The provision of the surface mounted photodiode detector 28 allows the detector to be mounted directly to the printed circuit board 22 along with the other surface mounted devices in a single step, thus reducing manufacturing costs. The surface mounted photodiode detector 28 is able to view downwards through the shielding arrangement 54 of the smoke detection chamber 30 directly at the smoke reaction volume. This smoke reaction volume is located in the lower portion of the smoke detection chamber 30 immediately accessible to the smoke flow.

The smoke detector of the present invention improves alarm response consistency and reduces manufacturing steps and costs. The design of the smoke detector as described herein provides for a very uniform detection sensitivity for various smoke types and colors under varying conditions with high RFI immunity. To further increase the RFI immunity of the smoke detector, the photodiode detector 28 may be mounted on the side of the circuit board opposite the smoke chamber along with the other SMT components. In this situation an aperture may be provided in the circuit board between the photodiode detector 28 and the shielding arrangement 54 on the bottom 32 of the smoke detection chamber 30 such that the photodiode detector 28 views into the smoke chamber 30 through the aperture in the circuit board and the shielding arrangement 54 on the bottom of the smoke detection chamber 30.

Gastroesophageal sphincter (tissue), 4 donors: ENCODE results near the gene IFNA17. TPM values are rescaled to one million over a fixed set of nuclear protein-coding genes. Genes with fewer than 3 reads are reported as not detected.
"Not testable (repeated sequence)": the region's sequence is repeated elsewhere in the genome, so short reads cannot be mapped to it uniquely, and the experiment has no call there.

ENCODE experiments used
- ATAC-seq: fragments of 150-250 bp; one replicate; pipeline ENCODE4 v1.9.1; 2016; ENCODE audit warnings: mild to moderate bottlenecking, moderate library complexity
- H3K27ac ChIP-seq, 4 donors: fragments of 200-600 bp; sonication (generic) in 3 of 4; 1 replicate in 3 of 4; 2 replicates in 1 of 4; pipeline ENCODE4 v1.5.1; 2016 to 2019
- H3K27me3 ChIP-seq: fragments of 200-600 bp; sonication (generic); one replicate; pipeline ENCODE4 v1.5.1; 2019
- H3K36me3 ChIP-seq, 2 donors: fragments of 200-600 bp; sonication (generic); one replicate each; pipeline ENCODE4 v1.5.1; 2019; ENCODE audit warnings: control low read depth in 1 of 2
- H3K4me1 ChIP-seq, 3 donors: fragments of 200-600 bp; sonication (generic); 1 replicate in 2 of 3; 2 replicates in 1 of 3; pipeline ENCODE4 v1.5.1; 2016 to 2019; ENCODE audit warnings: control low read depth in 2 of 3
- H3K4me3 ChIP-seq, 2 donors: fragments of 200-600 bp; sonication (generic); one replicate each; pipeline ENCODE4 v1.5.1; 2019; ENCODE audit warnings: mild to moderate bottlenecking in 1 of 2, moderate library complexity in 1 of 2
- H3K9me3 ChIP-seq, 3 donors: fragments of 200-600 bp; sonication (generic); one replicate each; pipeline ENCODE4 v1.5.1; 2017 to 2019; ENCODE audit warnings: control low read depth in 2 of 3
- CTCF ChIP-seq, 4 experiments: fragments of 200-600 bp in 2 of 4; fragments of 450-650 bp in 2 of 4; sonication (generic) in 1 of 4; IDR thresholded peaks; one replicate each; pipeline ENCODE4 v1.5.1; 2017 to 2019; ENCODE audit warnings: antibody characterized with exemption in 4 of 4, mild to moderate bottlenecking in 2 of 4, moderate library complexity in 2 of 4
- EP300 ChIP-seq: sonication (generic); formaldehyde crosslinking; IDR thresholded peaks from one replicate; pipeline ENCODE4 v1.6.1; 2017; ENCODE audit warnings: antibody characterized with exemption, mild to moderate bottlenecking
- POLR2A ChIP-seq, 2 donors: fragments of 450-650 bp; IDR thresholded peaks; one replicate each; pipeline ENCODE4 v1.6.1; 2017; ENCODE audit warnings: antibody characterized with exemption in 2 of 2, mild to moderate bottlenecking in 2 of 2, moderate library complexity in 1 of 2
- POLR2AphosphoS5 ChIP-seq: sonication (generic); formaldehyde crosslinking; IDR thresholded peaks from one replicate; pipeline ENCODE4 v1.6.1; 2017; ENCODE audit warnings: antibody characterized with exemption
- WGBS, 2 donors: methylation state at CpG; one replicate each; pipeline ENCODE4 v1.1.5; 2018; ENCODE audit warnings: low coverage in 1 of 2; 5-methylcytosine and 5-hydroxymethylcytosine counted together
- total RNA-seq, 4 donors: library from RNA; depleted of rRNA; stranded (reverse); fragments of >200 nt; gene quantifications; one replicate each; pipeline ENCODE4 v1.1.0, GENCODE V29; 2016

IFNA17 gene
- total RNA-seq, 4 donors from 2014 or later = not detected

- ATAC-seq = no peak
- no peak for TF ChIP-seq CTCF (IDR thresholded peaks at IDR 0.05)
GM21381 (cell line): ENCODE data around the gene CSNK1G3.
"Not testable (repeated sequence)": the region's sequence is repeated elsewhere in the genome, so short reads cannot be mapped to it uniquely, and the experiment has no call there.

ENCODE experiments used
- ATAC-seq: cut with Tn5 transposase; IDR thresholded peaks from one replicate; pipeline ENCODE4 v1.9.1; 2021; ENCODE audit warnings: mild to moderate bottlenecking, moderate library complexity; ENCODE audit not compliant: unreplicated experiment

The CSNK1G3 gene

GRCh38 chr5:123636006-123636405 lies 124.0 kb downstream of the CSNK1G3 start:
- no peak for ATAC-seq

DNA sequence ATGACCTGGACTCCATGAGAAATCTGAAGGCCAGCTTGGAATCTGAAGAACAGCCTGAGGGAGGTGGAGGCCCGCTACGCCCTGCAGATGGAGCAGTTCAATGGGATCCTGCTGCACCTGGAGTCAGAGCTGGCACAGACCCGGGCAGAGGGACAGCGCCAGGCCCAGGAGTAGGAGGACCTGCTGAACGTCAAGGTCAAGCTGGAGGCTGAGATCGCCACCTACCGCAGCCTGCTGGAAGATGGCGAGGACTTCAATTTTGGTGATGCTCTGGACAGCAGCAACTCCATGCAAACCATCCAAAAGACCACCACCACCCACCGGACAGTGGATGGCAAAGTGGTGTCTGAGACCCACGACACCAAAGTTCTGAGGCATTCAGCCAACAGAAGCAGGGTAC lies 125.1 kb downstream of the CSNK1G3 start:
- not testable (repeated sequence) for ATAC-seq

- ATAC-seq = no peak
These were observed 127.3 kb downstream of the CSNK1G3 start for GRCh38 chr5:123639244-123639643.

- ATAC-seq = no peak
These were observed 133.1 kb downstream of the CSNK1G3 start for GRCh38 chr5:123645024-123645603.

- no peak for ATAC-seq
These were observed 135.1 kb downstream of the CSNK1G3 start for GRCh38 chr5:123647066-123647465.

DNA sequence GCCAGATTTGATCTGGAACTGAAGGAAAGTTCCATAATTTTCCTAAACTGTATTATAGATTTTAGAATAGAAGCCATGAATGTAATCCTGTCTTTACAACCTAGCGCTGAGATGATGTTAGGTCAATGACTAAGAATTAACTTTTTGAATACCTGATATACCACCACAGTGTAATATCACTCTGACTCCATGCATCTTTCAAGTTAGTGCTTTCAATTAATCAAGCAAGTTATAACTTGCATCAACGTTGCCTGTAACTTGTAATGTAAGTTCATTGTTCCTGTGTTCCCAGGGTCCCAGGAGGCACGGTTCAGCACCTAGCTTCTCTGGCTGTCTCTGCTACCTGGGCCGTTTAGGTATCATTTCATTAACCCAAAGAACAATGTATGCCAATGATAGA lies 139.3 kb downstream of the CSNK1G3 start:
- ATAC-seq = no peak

Although various preferred embodiments of the present invention have been described herein in detail, it will be appreciated by those skilled in the art that variations may be made thereto without departing from the spirit of the invention or the scope of the appended claims.

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Classifications
U.S. Classification340/630, 340/693.12, 340/693.6, 250/574, 340/628
International ClassificationG08B17/107
Cooperative ClassificationG08B29/183, G08B17/107
European ClassificationG08B29/18D, G08B17/107